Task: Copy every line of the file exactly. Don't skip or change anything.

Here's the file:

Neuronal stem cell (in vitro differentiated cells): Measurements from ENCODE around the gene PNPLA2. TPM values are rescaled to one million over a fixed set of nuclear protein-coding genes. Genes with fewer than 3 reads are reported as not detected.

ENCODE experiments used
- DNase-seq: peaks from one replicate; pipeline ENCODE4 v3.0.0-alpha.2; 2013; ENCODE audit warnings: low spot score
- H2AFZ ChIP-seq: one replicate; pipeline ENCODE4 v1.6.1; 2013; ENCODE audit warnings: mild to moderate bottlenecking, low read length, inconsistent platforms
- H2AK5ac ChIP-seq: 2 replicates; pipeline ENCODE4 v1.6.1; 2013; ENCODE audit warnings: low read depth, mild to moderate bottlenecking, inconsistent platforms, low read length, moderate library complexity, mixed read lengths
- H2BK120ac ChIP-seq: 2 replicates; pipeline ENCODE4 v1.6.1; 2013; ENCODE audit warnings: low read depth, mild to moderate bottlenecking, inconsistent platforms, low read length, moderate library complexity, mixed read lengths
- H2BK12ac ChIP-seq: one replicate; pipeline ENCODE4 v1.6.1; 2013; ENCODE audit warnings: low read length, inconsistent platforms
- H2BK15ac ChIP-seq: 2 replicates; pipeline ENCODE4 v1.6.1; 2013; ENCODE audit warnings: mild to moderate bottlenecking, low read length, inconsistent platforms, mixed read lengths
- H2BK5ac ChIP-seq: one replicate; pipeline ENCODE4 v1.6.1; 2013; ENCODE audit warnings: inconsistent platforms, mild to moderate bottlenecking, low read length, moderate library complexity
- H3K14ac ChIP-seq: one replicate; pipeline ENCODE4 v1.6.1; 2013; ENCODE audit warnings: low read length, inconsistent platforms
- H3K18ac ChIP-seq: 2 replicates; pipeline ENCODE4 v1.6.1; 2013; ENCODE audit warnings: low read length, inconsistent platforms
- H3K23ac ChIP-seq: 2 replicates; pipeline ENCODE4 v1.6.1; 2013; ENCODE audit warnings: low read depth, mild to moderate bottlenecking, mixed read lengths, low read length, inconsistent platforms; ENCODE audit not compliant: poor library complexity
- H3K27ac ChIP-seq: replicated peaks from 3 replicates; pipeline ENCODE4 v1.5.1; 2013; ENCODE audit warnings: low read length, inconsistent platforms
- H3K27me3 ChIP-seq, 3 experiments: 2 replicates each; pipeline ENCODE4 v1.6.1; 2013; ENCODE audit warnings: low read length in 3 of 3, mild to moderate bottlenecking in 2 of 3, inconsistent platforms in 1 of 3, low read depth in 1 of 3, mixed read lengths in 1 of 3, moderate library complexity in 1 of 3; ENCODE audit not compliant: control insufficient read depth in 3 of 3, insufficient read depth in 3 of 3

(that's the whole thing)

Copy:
Neuronal stem cell (in vitro differentiated cells): Measurements from ENCODE around the gene PNPLA2. TPM values are rescaled to one million over a fixed set of nuclear protein-coding genes. Genes with fewer than 3 reads are reported as not detected.

ENCODE experiments used
- DNase-seq: peaks from one replicate; pipeline ENCODE4 v3.0.0-alpha.2; 2013; ENCODE audit warnings: low spot score
- H2AFZ ChIP-seq: one replicate; pipeline ENCODE4 v1.6.1; 2013; ENCODE audit warnings: mild to moderate bottlenecking, low read length, inconsistent platforms
- H2AK5ac ChIP-seq: 2 replicates; pipeline ENCODE4 v1.6.1; 2013; ENCODE audit warnings: low read depth, mild to moderate bottlenecking, inconsistent platforms, low read length, moderate library complexity, mixed read lengths
- H2BK120ac ChIP-seq: 2 replicates; pipeline ENCODE4 v1.6.1; 2013; ENCODE audit warnings: low read depth, mild to moderate bottlenecking, inconsistent platforms, low read length, moderate library complexity, mixed read lengths
- H2BK12ac ChIP-seq: one replicate; pipeline ENCODE4 v1.6.1; 2013; ENCODE audit warnings: low read length, inconsistent platforms
- H2BK15ac ChIP-seq: 2 replicates; pipeline ENCODE4 v1.6.1; 2013; ENCODE audit warnings: mild to moderate bottlenecking, low read length, inconsistent platforms, mixed read lengths
- H2BK5ac ChIP-seq: one replicate; pipeline ENCODE4 v1.6.1; 2013; ENCODE audit warnings: inconsistent platforms, mild to moderate bottlenecking, low read length, moderate library complexity
- H3K14ac ChIP-seq: one replicate; pipeline ENCODE4 v1.6.1; 2013; ENCODE audit warnings: low read length, inconsistent platforms
- H3K18ac ChIP-seq: 2 replicates; pipeline ENCODE4 v1.6.1; 2013; ENCODE audit warnings: low read length, inconsistent platforms
- H3K23ac ChIP-seq: 2 replicates; pipeline ENCODE4 v1.6.1; 2013; ENCODE audit warnings: low read depth, mild to moderate bottlenecking, mixed read lengths, low read length, inconsistent platforms; ENCODE audit not compliant: poor library complexity
- H3K27ac ChIP-seq: replicated peaks from 3 replicates; pipeline ENCODE4 v1.5.1; 2013; ENCODE audit warnings: low read length, inconsistent platforms
- H3K27me3 ChIP-seq, 3 experiments: 2 replicates each; pipeline ENCODE4 v1.6.1; 2013; ENCODE audit warnings: low read length in 3 of 3, mild to moderate bottlenecking in 2 of 3, inconsistent platforms in 1 of 3, low read depth in 1 of 3, mixed read lengths in 1 of 3, moderate library complexity in 1 of 3; ENCODE audit not compliant: control insufficient read depth in 3 of 3, insufficient read depth in 3 of 3